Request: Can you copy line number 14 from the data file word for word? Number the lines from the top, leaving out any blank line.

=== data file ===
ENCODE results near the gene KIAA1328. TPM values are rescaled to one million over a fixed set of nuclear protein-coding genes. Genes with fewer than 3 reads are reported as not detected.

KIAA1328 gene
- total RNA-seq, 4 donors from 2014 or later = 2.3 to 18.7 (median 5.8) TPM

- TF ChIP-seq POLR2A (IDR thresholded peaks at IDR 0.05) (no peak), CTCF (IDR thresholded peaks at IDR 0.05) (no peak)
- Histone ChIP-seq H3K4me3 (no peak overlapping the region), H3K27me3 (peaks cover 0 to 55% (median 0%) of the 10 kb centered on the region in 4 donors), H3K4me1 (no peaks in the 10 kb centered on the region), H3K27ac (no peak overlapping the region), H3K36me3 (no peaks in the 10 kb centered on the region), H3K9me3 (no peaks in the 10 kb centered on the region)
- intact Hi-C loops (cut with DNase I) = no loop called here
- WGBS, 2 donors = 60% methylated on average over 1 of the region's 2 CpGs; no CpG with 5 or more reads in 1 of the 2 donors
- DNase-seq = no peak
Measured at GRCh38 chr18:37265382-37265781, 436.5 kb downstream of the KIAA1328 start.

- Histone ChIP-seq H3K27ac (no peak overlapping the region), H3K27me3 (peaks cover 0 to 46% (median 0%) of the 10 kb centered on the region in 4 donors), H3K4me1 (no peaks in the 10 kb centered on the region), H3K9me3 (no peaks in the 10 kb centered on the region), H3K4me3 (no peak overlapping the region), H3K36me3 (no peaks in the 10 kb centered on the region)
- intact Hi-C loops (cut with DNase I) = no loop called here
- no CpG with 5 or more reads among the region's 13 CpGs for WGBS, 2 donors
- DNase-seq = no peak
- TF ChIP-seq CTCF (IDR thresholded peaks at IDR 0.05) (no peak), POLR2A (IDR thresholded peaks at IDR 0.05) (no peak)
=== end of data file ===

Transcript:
- TF ChIP-seq CTCF (IDR thresholded peaks at IDR 0.05) (no peak), POLR2A (IDR thresholded peaks at IDR 0.05) (no peak)